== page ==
“It was like, here’s the chance to do something different — and that’s why people’s hopes are dashed,” Lee Stranahan, a former Breitbart News editor, tells Politico. “There was always the question of, ‘Did he really believe this stuff?’ Apparently the answer is, ‘Not as much as you’d like.’”
There is a lot of scuttlebutt and gossip around Bannon these days. This is from the Politico bit on Bannon and his merry band of Bigots. Remember, nutter Rebekah Mercer loves her some Bannon. Will they go rogue?
Meanwhile, Bannon could launder more salacious hits through the tabloids. “You go National Enquirer on them,” said blogger Mike Cernovich, a self-described student of Bannon’s work who said he has discussed the eventuality of Bannon’s firing with people close to him.
“There’s sex scandals people are sitting on,” Cernovich said. “All the gossip and drama and stuff that might be a little more personal is going to get leaked.”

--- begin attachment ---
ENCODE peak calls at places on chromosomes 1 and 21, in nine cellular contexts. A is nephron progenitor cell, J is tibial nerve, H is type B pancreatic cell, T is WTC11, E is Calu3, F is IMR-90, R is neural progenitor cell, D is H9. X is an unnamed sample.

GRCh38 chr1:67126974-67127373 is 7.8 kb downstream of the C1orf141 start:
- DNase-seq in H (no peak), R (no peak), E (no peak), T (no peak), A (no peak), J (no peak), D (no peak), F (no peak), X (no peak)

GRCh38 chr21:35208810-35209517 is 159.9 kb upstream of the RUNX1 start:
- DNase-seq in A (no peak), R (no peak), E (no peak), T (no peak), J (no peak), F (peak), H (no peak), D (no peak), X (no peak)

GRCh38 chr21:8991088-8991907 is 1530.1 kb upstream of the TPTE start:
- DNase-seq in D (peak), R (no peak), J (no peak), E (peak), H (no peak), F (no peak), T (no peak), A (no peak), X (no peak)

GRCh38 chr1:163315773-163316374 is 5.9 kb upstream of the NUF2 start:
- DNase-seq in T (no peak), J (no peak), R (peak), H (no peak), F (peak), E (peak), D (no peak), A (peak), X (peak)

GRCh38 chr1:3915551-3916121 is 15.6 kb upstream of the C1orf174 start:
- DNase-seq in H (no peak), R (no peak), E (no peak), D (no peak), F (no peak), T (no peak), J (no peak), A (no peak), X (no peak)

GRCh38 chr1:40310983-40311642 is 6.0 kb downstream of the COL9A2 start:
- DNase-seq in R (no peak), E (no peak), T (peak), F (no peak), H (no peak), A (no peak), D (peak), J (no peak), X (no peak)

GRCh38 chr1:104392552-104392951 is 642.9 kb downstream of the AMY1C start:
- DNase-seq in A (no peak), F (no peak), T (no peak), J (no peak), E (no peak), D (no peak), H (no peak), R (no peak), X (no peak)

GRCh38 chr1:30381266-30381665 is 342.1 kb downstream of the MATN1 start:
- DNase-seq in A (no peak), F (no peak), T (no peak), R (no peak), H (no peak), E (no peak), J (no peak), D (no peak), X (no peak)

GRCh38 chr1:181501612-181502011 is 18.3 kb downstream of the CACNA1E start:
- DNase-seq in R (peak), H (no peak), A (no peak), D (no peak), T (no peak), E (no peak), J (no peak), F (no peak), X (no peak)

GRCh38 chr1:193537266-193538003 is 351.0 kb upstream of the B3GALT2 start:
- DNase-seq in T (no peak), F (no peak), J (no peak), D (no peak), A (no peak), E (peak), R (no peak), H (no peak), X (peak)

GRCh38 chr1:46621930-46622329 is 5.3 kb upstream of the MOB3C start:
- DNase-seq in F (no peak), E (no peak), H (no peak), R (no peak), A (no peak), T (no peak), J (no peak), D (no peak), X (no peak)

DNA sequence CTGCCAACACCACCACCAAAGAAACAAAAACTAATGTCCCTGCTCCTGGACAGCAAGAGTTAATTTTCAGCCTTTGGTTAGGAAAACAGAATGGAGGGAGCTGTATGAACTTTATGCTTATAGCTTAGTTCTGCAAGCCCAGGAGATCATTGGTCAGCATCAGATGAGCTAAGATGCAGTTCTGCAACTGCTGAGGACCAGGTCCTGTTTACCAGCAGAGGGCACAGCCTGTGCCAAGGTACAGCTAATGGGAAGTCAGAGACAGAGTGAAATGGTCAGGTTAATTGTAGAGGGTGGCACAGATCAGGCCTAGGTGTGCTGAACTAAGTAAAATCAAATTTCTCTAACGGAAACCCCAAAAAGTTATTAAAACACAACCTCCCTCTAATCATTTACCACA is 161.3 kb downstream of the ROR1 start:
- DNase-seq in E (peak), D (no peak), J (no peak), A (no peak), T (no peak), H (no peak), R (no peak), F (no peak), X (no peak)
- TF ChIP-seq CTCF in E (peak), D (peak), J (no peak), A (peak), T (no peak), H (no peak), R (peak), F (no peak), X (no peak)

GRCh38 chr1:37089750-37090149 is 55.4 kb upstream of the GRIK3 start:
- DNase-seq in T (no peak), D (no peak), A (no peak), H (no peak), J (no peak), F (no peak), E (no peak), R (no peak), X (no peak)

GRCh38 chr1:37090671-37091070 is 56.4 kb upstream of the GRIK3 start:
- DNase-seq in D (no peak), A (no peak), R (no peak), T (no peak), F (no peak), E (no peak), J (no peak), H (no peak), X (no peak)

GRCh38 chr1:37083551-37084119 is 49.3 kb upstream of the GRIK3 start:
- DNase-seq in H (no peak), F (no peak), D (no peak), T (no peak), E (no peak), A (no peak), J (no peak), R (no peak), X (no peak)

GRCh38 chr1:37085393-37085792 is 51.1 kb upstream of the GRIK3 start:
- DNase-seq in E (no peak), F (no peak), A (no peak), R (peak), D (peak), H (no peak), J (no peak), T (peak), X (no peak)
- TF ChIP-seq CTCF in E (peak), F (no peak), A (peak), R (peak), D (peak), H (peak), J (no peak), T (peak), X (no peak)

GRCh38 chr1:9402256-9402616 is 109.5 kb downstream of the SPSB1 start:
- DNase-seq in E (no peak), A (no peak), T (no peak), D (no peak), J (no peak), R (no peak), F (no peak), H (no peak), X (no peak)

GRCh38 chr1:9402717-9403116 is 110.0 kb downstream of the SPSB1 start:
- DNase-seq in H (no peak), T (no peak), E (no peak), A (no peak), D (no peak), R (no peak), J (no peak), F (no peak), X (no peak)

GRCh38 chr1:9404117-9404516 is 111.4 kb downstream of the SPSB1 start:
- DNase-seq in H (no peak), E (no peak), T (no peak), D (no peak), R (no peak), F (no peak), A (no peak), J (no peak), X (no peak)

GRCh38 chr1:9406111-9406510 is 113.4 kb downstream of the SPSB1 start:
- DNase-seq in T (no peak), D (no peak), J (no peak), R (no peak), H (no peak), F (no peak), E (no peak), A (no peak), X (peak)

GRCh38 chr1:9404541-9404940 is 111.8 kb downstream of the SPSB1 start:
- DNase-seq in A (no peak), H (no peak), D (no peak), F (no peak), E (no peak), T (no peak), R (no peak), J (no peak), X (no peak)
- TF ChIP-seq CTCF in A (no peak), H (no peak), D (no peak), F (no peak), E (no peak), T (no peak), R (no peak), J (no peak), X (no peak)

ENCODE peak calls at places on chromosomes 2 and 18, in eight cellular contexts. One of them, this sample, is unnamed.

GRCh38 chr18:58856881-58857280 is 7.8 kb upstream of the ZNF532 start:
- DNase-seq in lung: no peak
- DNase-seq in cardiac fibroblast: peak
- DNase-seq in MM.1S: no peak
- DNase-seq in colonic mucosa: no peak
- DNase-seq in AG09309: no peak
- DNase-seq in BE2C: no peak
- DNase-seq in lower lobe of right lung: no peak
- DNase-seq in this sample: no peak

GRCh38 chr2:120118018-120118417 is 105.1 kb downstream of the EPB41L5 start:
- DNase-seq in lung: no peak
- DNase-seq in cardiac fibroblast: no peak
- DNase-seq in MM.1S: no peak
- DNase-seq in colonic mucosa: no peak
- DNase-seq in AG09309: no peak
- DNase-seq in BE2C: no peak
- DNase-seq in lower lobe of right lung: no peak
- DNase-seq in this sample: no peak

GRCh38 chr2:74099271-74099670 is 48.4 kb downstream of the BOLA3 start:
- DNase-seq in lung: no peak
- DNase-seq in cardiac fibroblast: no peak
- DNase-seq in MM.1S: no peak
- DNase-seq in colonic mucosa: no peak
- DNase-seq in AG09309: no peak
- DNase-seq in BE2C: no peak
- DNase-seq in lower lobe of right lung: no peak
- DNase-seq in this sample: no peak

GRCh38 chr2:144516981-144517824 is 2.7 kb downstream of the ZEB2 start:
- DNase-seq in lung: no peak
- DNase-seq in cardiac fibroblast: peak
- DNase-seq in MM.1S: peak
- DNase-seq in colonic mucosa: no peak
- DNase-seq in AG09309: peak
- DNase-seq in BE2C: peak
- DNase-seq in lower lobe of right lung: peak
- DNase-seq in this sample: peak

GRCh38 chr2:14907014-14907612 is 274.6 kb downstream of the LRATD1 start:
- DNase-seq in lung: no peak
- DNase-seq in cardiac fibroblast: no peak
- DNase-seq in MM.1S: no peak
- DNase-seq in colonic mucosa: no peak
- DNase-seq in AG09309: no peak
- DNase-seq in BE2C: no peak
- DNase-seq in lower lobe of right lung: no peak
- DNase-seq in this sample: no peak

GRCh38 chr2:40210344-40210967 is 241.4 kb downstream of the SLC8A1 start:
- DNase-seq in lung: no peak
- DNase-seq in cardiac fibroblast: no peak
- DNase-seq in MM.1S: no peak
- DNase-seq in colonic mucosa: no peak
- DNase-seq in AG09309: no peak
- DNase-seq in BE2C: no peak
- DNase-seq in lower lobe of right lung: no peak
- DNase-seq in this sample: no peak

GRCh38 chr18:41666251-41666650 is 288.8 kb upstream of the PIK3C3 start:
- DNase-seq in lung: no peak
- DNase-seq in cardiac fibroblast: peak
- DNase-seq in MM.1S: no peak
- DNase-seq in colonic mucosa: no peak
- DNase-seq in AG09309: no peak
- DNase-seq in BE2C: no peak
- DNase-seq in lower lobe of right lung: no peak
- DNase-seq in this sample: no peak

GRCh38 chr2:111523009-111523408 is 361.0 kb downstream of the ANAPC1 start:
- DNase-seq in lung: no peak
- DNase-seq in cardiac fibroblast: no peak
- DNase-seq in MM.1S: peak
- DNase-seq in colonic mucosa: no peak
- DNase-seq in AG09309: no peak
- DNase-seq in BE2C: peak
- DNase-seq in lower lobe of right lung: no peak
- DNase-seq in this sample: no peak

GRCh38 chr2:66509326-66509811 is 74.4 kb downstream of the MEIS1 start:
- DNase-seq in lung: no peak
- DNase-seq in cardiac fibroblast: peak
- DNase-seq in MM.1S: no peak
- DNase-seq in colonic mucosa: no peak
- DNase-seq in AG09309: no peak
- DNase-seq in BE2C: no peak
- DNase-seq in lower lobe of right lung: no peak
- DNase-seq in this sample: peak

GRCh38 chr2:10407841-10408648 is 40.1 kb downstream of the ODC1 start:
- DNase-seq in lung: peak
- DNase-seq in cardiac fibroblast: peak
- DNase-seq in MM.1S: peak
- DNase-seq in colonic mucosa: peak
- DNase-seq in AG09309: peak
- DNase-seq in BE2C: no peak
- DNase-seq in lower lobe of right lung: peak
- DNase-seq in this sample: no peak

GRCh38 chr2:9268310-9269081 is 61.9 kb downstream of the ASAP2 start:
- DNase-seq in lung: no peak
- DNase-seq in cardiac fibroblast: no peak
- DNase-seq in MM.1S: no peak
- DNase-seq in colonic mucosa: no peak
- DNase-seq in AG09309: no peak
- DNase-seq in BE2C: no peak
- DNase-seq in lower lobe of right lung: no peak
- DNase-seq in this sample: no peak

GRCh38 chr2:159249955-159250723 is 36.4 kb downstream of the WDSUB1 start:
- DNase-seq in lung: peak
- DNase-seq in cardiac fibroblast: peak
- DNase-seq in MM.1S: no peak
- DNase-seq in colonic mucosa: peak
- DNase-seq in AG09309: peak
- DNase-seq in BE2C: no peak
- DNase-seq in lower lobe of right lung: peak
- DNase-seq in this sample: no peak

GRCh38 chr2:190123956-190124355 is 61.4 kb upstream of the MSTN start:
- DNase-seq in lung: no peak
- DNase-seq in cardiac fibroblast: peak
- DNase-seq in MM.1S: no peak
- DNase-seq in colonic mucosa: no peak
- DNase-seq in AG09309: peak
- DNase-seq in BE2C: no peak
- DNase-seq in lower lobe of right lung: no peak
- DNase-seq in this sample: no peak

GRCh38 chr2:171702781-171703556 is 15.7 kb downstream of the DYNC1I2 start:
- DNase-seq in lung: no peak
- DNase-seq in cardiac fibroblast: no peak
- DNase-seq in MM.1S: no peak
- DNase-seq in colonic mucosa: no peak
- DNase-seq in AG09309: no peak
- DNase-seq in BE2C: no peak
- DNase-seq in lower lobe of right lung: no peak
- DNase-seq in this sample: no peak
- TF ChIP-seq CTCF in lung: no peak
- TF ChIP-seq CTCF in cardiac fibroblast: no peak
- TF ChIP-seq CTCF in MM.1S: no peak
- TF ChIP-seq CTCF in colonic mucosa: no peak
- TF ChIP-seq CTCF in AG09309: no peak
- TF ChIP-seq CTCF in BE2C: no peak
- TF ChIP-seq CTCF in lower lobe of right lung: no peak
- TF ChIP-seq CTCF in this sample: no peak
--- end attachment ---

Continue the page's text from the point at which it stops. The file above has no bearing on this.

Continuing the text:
Trump mega-donor Rebekah Mercer, Bannon’s chief patron, spent much of Friday at the offices of Cambridge Analytica — a data firm in which her family is invested and on whose board Bannon sat before joining the White House — exploring potential gigs for Bannon should he be fired, according to The New York Times.
Cernovich speculated that Bannon could, with the help of Cambridge Analytica’s data, move from the personal to the political by identifying his enemies’ most vulnerable allies in Congress and encouraging challengers to run for their seats. “There will be big primary campaigns against them,” Cernovich said. “It will be Eric Cantor-style warfare.”
Several people familiar with Bannon’s modus operandi said he would be unlikely to take on Trump directly, preferring instead to shift blame toward others while leaving the door open to a rapprochement with the president — at least at first.
“In Steve’s dream scenario, he would depart, things would fall apart even more so, and Trump would beg him to come back to fix it,” Bardella said.
Otherwise, Trump could eventually find himself directly in Bannon’s cross hairs, some said.
“We would see House and Senate races in 2018 to, you know, go after Trump’s agenda,” said internet troll Charles Johnson, an ally of Bannon who worked for him at Breitbart. “Everything would slow down. His presidency would essentially be over. Bannon is more than just a man. He is honestly something of an idea because he represents something that both the establishment and the left-wing media hate.”